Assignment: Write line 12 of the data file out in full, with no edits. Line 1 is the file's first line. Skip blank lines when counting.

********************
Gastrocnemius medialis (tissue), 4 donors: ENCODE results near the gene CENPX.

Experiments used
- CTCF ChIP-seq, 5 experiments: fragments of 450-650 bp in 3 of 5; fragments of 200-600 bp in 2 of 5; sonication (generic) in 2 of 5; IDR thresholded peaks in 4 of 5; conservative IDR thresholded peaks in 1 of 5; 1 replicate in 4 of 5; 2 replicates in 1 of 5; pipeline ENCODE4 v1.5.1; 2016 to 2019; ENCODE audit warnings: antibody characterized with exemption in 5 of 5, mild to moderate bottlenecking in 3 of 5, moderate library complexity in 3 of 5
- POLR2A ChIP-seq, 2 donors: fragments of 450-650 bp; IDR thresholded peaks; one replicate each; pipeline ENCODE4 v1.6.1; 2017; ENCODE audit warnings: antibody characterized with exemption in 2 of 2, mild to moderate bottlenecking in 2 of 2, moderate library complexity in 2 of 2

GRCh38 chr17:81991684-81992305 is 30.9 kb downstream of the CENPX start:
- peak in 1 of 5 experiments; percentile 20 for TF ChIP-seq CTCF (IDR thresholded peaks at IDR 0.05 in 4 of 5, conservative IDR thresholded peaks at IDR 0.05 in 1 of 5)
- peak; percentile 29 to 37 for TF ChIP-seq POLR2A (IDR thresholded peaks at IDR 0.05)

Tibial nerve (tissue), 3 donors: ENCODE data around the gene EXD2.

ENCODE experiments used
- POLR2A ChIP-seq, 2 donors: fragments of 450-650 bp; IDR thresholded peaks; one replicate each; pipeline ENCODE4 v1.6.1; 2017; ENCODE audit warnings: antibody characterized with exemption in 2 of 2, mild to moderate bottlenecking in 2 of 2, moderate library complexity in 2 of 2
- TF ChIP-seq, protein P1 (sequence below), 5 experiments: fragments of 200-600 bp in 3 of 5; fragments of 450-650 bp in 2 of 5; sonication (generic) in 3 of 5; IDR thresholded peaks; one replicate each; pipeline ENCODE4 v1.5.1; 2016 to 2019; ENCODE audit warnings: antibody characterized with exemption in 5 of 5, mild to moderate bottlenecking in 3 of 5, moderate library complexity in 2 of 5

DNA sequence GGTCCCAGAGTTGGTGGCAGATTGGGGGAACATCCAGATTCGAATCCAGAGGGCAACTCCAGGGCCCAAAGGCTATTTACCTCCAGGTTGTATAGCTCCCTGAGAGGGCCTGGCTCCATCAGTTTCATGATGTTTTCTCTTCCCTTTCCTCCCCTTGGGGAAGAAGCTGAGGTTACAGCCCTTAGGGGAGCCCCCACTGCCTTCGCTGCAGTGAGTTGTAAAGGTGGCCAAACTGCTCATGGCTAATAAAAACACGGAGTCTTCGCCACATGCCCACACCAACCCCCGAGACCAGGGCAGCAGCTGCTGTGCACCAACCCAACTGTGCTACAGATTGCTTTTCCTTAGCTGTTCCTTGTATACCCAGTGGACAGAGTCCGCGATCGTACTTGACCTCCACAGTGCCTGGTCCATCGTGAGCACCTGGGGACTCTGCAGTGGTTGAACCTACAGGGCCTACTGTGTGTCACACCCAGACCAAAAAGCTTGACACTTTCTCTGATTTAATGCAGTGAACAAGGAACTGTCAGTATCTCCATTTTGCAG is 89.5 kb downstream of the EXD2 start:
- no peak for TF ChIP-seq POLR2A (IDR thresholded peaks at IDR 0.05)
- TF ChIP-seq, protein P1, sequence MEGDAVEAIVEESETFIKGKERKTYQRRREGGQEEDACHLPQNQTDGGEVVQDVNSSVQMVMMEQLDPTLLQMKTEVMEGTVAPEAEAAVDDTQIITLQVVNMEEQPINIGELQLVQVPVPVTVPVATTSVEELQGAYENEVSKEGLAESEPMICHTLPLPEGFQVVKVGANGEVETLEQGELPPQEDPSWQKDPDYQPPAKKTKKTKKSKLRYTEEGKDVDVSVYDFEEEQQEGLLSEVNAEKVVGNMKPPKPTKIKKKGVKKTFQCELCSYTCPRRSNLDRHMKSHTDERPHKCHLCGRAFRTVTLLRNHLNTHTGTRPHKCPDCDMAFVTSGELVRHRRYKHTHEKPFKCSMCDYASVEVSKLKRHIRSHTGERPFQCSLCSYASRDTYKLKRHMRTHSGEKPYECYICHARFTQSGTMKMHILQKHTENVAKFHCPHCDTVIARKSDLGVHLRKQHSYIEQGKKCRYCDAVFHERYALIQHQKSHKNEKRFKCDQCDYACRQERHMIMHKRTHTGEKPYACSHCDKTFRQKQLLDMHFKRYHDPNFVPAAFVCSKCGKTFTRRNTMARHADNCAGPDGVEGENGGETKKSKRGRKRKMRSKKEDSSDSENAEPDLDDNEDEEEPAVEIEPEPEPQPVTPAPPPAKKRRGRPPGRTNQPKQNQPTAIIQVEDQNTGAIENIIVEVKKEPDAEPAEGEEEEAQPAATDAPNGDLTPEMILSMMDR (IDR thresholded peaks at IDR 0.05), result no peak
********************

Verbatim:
DNA sequence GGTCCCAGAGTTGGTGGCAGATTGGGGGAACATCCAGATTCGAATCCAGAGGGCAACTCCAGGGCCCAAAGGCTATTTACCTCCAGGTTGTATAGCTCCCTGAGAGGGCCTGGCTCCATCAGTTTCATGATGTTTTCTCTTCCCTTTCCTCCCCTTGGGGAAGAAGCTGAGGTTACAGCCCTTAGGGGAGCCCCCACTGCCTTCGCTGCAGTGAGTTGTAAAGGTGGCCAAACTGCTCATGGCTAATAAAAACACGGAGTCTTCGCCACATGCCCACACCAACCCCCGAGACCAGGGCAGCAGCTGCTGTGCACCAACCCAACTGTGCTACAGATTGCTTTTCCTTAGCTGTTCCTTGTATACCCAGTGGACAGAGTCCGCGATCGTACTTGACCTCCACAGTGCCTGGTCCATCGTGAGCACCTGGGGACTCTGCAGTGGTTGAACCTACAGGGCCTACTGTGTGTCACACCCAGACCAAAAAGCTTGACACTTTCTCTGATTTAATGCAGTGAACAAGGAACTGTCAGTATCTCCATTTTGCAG is 89.5 kb downstream of the EXD2 start: